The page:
This figure shows the organization of homeotic gene clusters in the flour beetle, the fruit fly and the mouse. The colored boxes represent different homeotic genes as they are laid out on a chromosome (signified by the blue line).
The squiggle in the middle of the Drosophila chromosome represents the space on the chromosome between the two homeotic gene clusters, ANT-C and BX-C. Each of the four homeotic gene clusters in the mouse (inside the pink box) resides on a different chromosome.
The mouse, fruit fly and flour beetle have similar homeobox genes. What can gene organization tell us about evolutionary relationships between these organisms?
One way scientists study this type of problem is to compare the chromosomal arrangement of homologous genes in different organisms. The homeotic genes of the flour beetles cluster tightly on one chromosome - scientists refer to this clustering as tight linkage. Genes that are closer together on a chromosome are more likely to be inherited by the next generation as a linked group.
Homeotic genes in the fruit fly are broken into two clusters on the same chromosome and separated by a long stretch of DNA (blue line). The five genes shown at left (blue and pink boxes) represent the Antennapedia complex (ANT-C). The three genes shown at right (yellow boxes) are part of the Bithorax complex (BX-C).
The mouse has four homeotic gene clusters. All four are similar, but they are located on different chromosomes. Scientists believe that this sort of gene arrangement results from the duplication of a chromosomal region. The homeotic gene cluster in mammals has apparently been duplicated four times. Each cluster is somewhat different. Most are incomplete, missing some fraction of the genes that are present in the ancestral gene cluster.
Mutations in mammalian homeotic genes
Homeotic genes in mammalian genomes appear to have been duplicated over evolutionary time. If you line them up using DNA sequence as a guide, you can see that the genes' organization is conserved.
In each case, the corresponding genes between each cluster (for example, A4, B4, C4, D4) are more closely related to each other than to the genes within a cluster (for example, A4, A5, A6). Some clusters have lost genes. Other genes are retained in all four clusters.
Genes that correspond to each other in each duplicated cluster (i.e. A4, B4, C4, D4) are called paralogs. Studies have shown that paralogs have similar, and often overlapping, functions in the animal. For this reason, it is difficult to study the function of a homeotic gene by making a mutation in the gene and studying its effects - in many cases, the effects are hidden by the normal functions of other genes in the same paralogous group.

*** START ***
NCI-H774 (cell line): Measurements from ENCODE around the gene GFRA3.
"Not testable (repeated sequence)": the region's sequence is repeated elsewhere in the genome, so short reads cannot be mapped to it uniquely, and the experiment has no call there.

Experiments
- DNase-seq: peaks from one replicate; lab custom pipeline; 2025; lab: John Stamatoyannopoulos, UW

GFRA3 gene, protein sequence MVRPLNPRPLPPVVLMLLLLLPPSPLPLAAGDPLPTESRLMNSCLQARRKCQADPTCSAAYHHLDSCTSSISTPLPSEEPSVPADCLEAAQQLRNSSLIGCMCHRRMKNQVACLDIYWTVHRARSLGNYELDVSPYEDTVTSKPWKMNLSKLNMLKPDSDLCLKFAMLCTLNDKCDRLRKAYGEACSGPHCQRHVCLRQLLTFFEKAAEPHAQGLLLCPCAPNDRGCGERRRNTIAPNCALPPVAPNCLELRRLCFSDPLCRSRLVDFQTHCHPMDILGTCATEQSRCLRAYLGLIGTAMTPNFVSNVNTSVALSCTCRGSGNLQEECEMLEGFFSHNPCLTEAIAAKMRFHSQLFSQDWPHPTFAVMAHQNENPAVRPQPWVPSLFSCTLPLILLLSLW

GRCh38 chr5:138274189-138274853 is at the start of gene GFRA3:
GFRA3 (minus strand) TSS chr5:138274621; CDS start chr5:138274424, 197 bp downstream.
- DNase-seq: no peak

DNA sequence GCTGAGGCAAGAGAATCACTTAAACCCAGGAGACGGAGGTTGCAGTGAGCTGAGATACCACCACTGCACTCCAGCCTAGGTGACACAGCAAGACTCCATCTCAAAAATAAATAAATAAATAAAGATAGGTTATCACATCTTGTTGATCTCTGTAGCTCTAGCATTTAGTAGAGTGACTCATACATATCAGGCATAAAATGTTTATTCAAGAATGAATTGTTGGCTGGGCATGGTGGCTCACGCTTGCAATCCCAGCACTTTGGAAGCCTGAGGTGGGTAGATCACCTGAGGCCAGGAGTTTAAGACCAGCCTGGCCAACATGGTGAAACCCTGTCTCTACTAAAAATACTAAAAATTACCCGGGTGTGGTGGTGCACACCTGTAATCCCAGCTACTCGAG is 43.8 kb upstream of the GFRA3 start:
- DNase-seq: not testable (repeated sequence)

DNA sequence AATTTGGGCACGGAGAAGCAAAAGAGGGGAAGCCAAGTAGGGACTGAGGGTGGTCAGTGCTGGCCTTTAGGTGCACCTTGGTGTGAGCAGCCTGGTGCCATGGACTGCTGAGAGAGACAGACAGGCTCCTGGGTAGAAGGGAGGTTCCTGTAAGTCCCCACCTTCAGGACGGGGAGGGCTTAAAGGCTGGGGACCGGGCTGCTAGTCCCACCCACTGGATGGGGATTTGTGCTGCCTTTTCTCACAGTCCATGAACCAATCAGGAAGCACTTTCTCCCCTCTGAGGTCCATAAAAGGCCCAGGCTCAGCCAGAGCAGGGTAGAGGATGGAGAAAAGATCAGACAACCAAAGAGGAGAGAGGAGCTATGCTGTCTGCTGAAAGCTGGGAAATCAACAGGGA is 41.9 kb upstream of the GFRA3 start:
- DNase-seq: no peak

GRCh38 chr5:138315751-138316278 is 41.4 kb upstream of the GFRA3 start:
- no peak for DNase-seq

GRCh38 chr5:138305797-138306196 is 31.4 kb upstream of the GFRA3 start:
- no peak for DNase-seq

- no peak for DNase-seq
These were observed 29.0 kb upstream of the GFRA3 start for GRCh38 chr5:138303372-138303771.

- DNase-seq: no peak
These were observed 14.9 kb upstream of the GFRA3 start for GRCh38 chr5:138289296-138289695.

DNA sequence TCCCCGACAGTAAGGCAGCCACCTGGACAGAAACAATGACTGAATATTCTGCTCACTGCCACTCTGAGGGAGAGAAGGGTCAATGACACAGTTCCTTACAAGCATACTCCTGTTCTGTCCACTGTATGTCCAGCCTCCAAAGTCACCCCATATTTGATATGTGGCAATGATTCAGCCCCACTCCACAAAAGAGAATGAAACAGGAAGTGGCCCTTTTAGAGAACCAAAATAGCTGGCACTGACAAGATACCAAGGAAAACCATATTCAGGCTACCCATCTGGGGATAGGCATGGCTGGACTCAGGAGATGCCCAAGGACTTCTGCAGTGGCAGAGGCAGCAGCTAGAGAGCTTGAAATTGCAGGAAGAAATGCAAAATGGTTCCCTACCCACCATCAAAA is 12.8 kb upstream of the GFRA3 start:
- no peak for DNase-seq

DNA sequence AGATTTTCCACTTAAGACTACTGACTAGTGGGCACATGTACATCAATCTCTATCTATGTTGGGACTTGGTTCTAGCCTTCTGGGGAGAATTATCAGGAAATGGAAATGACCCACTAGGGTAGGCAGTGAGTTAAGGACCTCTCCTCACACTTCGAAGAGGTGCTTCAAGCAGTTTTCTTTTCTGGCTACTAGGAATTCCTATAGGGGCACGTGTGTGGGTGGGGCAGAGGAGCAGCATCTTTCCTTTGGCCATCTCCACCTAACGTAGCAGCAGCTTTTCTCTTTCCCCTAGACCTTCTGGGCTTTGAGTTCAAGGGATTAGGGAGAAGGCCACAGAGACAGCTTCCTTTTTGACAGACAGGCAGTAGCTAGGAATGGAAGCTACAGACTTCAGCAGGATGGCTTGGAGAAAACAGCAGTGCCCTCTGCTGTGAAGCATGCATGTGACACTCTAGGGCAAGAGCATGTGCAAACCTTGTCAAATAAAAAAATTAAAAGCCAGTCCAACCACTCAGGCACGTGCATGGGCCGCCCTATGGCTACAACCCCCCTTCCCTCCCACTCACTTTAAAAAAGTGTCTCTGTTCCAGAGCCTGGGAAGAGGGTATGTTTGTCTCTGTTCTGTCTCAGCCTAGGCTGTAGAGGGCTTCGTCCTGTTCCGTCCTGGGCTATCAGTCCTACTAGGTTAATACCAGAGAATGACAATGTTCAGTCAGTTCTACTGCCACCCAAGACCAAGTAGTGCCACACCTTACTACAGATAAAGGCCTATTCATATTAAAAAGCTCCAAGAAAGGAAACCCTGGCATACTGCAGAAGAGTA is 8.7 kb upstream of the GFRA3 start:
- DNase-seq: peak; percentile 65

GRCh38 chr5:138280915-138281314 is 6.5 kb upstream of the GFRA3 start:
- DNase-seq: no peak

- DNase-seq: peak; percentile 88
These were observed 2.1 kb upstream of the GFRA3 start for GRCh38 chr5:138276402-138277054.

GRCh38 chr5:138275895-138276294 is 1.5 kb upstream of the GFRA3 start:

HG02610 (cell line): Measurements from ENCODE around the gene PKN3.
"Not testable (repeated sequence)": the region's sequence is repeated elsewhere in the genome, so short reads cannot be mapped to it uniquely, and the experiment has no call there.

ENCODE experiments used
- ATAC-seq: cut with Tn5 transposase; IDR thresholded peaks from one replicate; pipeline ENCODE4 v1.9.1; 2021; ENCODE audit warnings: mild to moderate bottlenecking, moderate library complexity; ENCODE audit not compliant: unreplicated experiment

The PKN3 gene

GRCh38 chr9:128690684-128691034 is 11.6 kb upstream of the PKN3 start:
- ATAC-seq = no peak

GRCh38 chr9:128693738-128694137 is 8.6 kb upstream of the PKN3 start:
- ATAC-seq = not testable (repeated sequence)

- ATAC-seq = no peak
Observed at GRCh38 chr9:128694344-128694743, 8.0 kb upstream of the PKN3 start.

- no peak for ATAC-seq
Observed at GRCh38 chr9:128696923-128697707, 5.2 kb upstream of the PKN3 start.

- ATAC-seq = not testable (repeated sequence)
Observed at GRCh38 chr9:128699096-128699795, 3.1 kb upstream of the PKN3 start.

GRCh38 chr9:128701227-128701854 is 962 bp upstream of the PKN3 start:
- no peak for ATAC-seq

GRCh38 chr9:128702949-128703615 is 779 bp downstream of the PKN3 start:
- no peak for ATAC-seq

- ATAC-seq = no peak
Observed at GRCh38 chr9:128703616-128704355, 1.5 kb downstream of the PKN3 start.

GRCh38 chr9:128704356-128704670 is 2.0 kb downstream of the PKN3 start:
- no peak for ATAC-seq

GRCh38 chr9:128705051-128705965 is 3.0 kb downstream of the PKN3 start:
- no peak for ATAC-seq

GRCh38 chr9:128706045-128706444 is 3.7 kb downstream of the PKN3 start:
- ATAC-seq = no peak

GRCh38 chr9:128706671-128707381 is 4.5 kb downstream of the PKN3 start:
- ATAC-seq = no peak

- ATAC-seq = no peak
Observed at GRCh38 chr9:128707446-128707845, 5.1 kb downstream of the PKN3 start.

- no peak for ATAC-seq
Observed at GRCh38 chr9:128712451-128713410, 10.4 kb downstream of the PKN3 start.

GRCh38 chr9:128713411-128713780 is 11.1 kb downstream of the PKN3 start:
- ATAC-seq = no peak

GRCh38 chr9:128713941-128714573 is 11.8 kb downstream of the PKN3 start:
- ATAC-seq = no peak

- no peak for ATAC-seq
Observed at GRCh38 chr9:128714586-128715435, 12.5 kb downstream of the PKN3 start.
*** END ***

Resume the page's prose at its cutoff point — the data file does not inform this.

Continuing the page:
To remove the function provided by a group of paralogs, a mutation must be made in every gene in the group. If the function is removed in this way, dramatic effects can be observed.
Mice with mutations in paralogous genes
This picture, provided by Mario Capecchi's research group at the University of Utah, shows the effects of mutating two of the three genes in one paralogous group in the mouse HOX cluster. These are the forelimb bones from mice with mutations in two genes from the Hox-11 group.
The capital letters A and D represent the normal HOX A-11 or HOX D-11 genes. The small letters a and d represent mutated genes. For each picture, the genotype of the animal at these two genes is shown. For example, "aa; DD" represents a mouse carrying two mutated copies of the HOX A-11 gene and two normal copies of the HOX D-11 gene.
- (a) is a normal forelimb. The letters h, r, and u indicate the three main bones of the forelimb: r=radius, u=ulna, h=humerus.
- (b) shows the forelimb from a mouse carrying two mutated copies of HOX A-11 and two normal copies of HOX D-11.
- (c) shows the forelimb from a mouse carrying two mutated copies of HOX D-11 and two normal copies of HOX A-11. Note that the structure and arrangement of the bones in (b) and (c) are both approximately normal. Therefore, mutation of a single gene in this paralogous group has only a mild effect on the animal.
- (d) shows the forelimb from a mouse carrying mutations in both copies of both genes. Note that two of the forelimb bones, the radius and ulna, are almost completely missing. The mutations in both genes have produced a striking change in body shape.
In insects, the phenotypes of mutations in homeotic genes are much easier to observe, since only one copy of each homeotic gene exists. If this single gene is mutated, no other normal gene can mask the effects of the mutation.
Homeotic gene mutations may play a role in evolutionary change
Organisms can survive and reproduce even with homeotic gene mutations that produce differences in body shape. This means that homeotic mutations can be an effective means for evolutionary change.
For example, in a mammal, a single homeotic mutation might produce an arm that is shorter, or longer, or broader. Regardless, it will probably still look and work like an arm.
A change in body shape might lead to an advantage for an organism. For example, the mutation may allow it to capture food more effectively or be more attractive in some way. If this is the case, then the mutant organism may have greater reproductive fitness. Its genes may be preferentially passed along to the next generation, thus influencing the course of evolution.